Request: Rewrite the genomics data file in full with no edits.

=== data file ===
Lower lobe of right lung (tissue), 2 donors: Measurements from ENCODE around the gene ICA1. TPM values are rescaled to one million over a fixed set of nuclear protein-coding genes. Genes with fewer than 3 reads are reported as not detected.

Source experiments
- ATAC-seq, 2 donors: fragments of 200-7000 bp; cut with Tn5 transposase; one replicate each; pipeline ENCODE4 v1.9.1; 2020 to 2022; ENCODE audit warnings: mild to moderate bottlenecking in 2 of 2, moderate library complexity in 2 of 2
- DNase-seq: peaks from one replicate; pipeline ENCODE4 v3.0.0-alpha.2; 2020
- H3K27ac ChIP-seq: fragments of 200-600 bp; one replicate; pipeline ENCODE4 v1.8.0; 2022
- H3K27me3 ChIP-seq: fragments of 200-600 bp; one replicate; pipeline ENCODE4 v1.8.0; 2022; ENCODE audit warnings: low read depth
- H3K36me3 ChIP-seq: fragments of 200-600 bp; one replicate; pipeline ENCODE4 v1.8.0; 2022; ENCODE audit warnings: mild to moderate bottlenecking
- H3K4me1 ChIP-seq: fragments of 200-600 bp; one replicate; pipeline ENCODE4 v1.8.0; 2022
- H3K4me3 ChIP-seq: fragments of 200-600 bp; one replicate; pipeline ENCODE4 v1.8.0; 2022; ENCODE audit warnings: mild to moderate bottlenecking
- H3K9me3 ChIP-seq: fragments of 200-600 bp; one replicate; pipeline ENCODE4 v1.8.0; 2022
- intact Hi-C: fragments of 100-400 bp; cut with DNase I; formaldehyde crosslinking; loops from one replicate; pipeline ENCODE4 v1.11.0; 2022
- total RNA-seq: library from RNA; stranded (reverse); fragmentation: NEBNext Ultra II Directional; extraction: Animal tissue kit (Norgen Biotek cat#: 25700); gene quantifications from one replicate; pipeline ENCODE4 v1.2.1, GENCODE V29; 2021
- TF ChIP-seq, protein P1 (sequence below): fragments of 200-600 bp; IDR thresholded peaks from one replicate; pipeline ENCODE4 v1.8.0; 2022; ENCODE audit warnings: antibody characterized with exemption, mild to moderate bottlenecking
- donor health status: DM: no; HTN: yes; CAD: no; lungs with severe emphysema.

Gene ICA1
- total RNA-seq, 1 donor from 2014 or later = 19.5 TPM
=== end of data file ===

Lower lobe of right lung (tissue), 2 donors: Measurements from ENCODE around the gene ICA1. TPM values are rescaled to one million over a fixed set of nuclear protein-coding genes. Genes with fewer than 3 reads are reported as not detected.

Source experiments
- ATAC-seq, 2 donors: fragments of 200-7000 bp; cut with Tn5 transposase; one replicate each; pipeline ENCODE4 v1.9.1; 2020 to 2022; ENCODE audit warnings: mild to moderate bottlenecking in 2 of 2, moderate library complexity in 2 of 2
- DNase-seq: peaks from one replicate; pipeline ENCODE4 v3.0.0-alpha.2; 2020
- H3K27ac ChIP-seq: fragments of 200-600 bp; one replicate; pipeline ENCODE4 v1.8.0; 2022
- H3K27me3 ChIP-seq: fragments of 200-600 bp; one replicate; pipeline ENCODE4 v1.8.0; 2022; ENCODE audit warnings: low read depth
- H3K36me3 ChIP-seq: fragments of 200-600 bp; one replicate; pipeline ENCODE4 v1.8.0; 2022; ENCODE audit warnings: mild to moderate bottlenecking
- H3K4me1 ChIP-seq: fragments of 200-600 bp; one replicate; pipeline ENCODE4 v1.8.0; 2022
- H3K4me3 ChIP-seq: fragments of 200-600 bp; one replicate; pipeline ENCODE4 v1.8.0; 2022; ENCODE audit warnings: mild to moderate bottlenecking
- H3K9me3 ChIP-seq: fragments of 200-600 bp; one replicate; pipeline ENCODE4 v1.8.0; 2022
- intact Hi-C: fragments of 100-400 bp; cut with DNase I; formaldehyde crosslinking; loops from one replicate; pipeline ENCODE4 v1.11.0; 2022
- total RNA-seq: library from RNA; stranded (reverse); fragmentation: NEBNext Ultra II Directional; extraction: Animal tissue kit (Norgen Biotek cat#: 25700); gene quantifications from one replicate; pipeline ENCODE4 v1.2.1, GENCODE V29; 2021
- TF ChIP-seq, protein P1 (sequence below): fragments of 200-600 bp; IDR thresholded peaks from one replicate; pipeline ENCODE4 v1.8.0; 2022; ENCODE audit warnings: antibody characterized with exemption, mild to moderate bottlenecking
- donor health status: DM: no; HTN: yes; CAD: no; lungs with severe emphysema.

Gene ICA1
- total RNA-seq, 1 donor from 2014 or later = 19.5 TPM